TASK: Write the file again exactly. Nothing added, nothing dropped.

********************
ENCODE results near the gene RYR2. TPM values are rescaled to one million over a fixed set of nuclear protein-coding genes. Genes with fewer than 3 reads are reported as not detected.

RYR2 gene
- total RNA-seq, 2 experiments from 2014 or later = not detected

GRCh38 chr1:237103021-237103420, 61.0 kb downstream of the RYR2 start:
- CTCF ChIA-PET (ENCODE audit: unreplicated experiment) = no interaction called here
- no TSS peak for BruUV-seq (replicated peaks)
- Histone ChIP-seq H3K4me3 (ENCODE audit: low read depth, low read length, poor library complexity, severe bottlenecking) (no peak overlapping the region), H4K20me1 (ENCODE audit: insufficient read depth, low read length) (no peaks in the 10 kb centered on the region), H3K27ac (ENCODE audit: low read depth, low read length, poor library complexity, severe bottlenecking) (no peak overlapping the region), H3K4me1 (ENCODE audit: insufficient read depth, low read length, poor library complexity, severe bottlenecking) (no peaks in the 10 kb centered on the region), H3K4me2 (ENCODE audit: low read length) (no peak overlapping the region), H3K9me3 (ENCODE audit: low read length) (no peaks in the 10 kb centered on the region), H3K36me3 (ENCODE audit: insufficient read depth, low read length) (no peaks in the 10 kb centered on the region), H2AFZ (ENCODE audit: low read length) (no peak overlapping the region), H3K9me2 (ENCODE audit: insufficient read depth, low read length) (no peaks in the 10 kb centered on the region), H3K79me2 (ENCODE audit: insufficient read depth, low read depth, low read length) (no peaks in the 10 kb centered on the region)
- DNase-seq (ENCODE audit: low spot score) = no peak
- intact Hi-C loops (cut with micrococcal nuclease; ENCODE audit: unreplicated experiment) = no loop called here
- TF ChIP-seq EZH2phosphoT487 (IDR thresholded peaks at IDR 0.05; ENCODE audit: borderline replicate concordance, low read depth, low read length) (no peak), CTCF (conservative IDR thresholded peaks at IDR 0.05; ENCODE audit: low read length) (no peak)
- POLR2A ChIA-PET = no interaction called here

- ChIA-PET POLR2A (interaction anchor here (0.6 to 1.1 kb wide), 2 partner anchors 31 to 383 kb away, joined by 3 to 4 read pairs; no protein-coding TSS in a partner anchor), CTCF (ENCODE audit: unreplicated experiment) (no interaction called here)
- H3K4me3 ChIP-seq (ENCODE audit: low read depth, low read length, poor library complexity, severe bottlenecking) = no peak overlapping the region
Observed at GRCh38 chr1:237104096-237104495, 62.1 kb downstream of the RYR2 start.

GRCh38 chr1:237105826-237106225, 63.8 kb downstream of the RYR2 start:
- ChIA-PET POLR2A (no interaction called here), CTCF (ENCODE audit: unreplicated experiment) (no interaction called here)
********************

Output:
ENCODE results near the gene RYR2. TPM values are rescaled to one million over a fixed set of nuclear protein-coding genes. Genes with fewer than 3 reads are reported as not detected.

RYR2 gene
- total RNA-seq, 2 experiments from 2014 or later = not detected

GRCh38 chr1:237103021-237103420, 61.0 kb downstream of the RYR2 start:
- CTCF ChIA-PET (ENCODE audit: unreplicated experiment) = no interaction called here
- no TSS peak for BruUV-seq (replicated peaks)
- Histone ChIP-seq H3K4me3 (ENCODE audit: low read depth, low read length, poor library complexity, severe bottlenecking) (no peak overlapping the region), H4K20me1 (ENCODE audit: insufficient read depth, low read length) (no peaks in the 10 kb centered on the region), H3K27ac (ENCODE audit: low read depth, low read length, poor library complexity, severe bottlenecking) (no peak overlapping the region), H3K4me1 (ENCODE audit: insufficient read depth, low read length, poor library complexity, severe bottlenecking) (no peaks in the 10 kb centered on the region), H3K4me2 (ENCODE audit: low read length) (no peak overlapping the region), H3K9me3 (ENCODE audit: low read length) (no peaks in the 10 kb centered on the region), H3K36me3 (ENCODE audit: insufficient read depth, low read length) (no peaks in the 10 kb centered on the region), H2AFZ (ENCODE audit: low read length) (no peak overlapping the region), H3K9me2 (ENCODE audit: insufficient read depth, low read length) (no peaks in the 10 kb centered on the region), H3K79me2 (ENCODE audit: insufficient read depth, low read depth, low read length) (no peaks in the 10 kb centered on the region)
- DNase-seq (ENCODE audit: low spot score) = no peak
- intact Hi-C loops (cut with micrococcal nuclease; ENCODE audit: unreplicated experiment) = no loop called here
- TF ChIP-seq EZH2phosphoT487 (IDR thresholded peaks at IDR 0.05; ENCODE audit: borderline replicate concordance, low read depth, low read length) (no peak), CTCF (conservative IDR thresholded peaks at IDR 0.05; ENCODE audit: low read length) (no peak)
- POLR2A ChIA-PET = no interaction called here

- ChIA-PET POLR2A (interaction anchor here (0.6 to 1.1 kb wide), 2 partner anchors 31 to 383 kb away, joined by 3 to 4 read pairs; no protein-coding TSS in a partner anchor), CTCF (ENCODE audit: unreplicated experiment) (no interaction called here)
- H3K4me3 ChIP-seq (ENCODE audit: low read depth, low read length, poor library complexity, severe bottlenecking) = no peak overlapping the region
Observed at GRCh38 chr1:237104096-237104495, 62.1 kb downstream of the RYR2 start.

GRCh38 chr1:237105826-237106225, 63.8 kb downstream of the RYR2 start:
- ChIA-PET POLR2A (no interaction called here), CTCF (ENCODE audit: unreplicated experiment) (no interaction called here)